Your top 5 documentaries?

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Blue Audio Visual
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Post by Blue Audio Visual » Tue Jun 19, 2007 8:48 am

Lost in La Mancha
When We were Kings
Cracked Actor
The Leader, His Driver and the Driver's Wife
Animal Passions

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steve hyde
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Post by steve hyde » Sun Sep 30, 2007 4:01 am

Être et avoir, (2002) ..... it's a very cinematic documentary shot on S16.

http://www.imdb.com/title/tt0318202/combined

I recommend it.

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Post by steve hyde » Sun Oct 07, 2007 6:42 pm

...this is a remarkable documentary:

http://www.lasierrafilm.com/


Steve

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Post by Michael W » Sun Oct 21, 2007 3:44 pm

The Great Ecstasy of Woodcarver Steiner - Wener Herzog's mid 70s film about a ski jumper.

Demon Lover Diary - Joel DeMott & Jeff Kreines doc about a pair of deranged dreamers attempt to make a horror feature.

Heart of the Angel - short 1989 doc by Molly Dineen about a rundown tube station in London.

Hospital - 1970 doc by Frederick Wiseman. I've seen a few of his docs & could have chosen others. Although Hospital is memorable for the art student freaking out on LSD. I like Wiseman's style - no music, narration or interviews. Immersive & comprehensive coverage that shows a keen but objective interest in the subject. Compare that to the modern style epitomised by Michael Moore where the narrator becomes the hero & we follow him on his quest to set the world to rights. I dislike most modern docs because of this simplistic & distorted structure. My other strong dislikes about modern documentaries are reenactments & too many talking heads.

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Post by Michael W » Mon Oct 22, 2007 4:52 pm

Zhang's Diner - 2004 doc about a couple from a rural area of China who move to Beijing & open a diner. They are battling at the bottom of the ladder & endure more setbacks than success. A representation of what many people are experiencing as China becomes more capitalist. Also a look at how hard life can be for some. Was filmed over several years.

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Post by steve hyde » Tue Oct 30, 2007 4:23 pm

mattias wrote:Paradise lost, addicted to acting, the mods trilogy, biggie and tupac, shark weekend on discovery, tbc... /matt

...on the subject of "Paradise Lost" - and there are a few of them out there - here is an article on some new DNA evidence from the Arkansas case:

Defense Offers New Evidence in a Murder Case That Shocked Arkansas
By SHAILA DEWAN

ATLANTA, Oct. 29 — In 1994, three teenagers in the small city of West Memphis, Ark., were convicted of killing three 8-year-old boys in what prosecutors portrayed as a satanic sacrifice involving sexual abuse and genital mutilation. So shocking were the crimes that when the teenagers were led from the courthouse after their arrest, they were met by 200 local residents yelling, “Burn in hell.”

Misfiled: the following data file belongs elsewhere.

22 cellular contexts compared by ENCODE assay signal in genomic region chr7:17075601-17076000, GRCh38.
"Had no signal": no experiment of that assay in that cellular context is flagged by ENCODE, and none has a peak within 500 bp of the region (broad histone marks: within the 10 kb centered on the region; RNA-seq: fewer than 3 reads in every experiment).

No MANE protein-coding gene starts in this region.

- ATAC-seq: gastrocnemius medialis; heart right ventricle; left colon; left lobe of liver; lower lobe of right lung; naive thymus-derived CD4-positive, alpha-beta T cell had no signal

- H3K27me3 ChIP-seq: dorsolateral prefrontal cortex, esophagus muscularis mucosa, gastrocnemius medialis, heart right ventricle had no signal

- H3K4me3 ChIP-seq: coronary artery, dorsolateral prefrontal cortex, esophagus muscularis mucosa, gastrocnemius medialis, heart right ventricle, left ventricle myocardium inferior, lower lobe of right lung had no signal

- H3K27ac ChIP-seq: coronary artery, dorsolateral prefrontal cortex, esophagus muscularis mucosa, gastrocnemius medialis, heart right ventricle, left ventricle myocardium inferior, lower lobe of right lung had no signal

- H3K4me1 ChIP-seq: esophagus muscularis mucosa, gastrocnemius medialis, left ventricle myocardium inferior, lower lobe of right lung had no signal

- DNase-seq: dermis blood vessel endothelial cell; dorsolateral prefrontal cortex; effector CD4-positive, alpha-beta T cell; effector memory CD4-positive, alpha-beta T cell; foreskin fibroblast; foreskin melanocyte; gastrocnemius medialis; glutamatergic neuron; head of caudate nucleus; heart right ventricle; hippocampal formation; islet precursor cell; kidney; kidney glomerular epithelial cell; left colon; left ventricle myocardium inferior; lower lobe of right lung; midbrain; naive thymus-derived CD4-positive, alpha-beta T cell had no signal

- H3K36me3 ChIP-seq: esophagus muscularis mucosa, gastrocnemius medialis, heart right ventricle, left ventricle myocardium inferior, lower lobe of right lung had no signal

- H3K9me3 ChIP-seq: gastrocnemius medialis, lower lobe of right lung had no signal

But according to long-awaited new evidence filed by the defense in federal court on Monday, there was no DNA from the three defendants found at the scene, the mutilation was actually the work of animals and at least one person other than the defendants may have been present at the crime scene.

Supporters of the defendants hope the legal filing will provide the defense with a breakthrough. Two of the men, Jason Baldwin and Jessie Misskelley, are serving life in prison, while one, Damien W. Echols, is on death row. There was no physical evidence linking the teenagers, now known as the West Memphis 3, to the crime.

“This is the first time that the evidence has ever really been tested,” said Gerald Skahan, a member of the defense team. “The first trial was pretty much a witch hunt.”

Brent Davis, the local prosecutor, did not respond to requests for comment about the new evidence and the case, but in general prosecutors and investigators have continued to express confidence in their investigation.

The story the defendants’ supporters have presented — of three misfits whose fondness for heavy-metal music made them police targets — has won the men the support of celebrities like Eddie Vedder of Pearl Jam, Marilyn Manson and the creators of “South Park.” Many learned of the case through an HBO documentary, “Paradise Lost,” and a sequel.

The prosecution hinged on a confession riddled with factual errors and a Satanic cult expert with a mail-order degree. Mr. Echols’s own lawyer called him “weird” and “not the all-American boy.”

Many viewers who watched the sequel, in fact, concluded that the police should have been investigating John Mark Byers, the stepfather of one of the children, who made seemingly drug-addled, messianic speeches on camera, gave the filmmakers a blood-stained knife, and had a history of violence and run-ins with the police. His child, Christopher Byers, was the most badly mutilated of the three.

But there was a surprise in the new forensic report filed by Mr. Echols’s lawyers: a hair found in one of the knots binding the children belonged most likely to the stepfather of another of the victims, not to Mr. Byers.

The three victims — Christopher, Steve Branch and James Michael Moore — were last seen riding their bikes on May 5, 1993. They were found the next day in a drainage ditch in Robin Hood Hills, near West Memphis, a low-rent town across the Mississippi River from Memphis. The boys were naked and hogtied with shoelaces.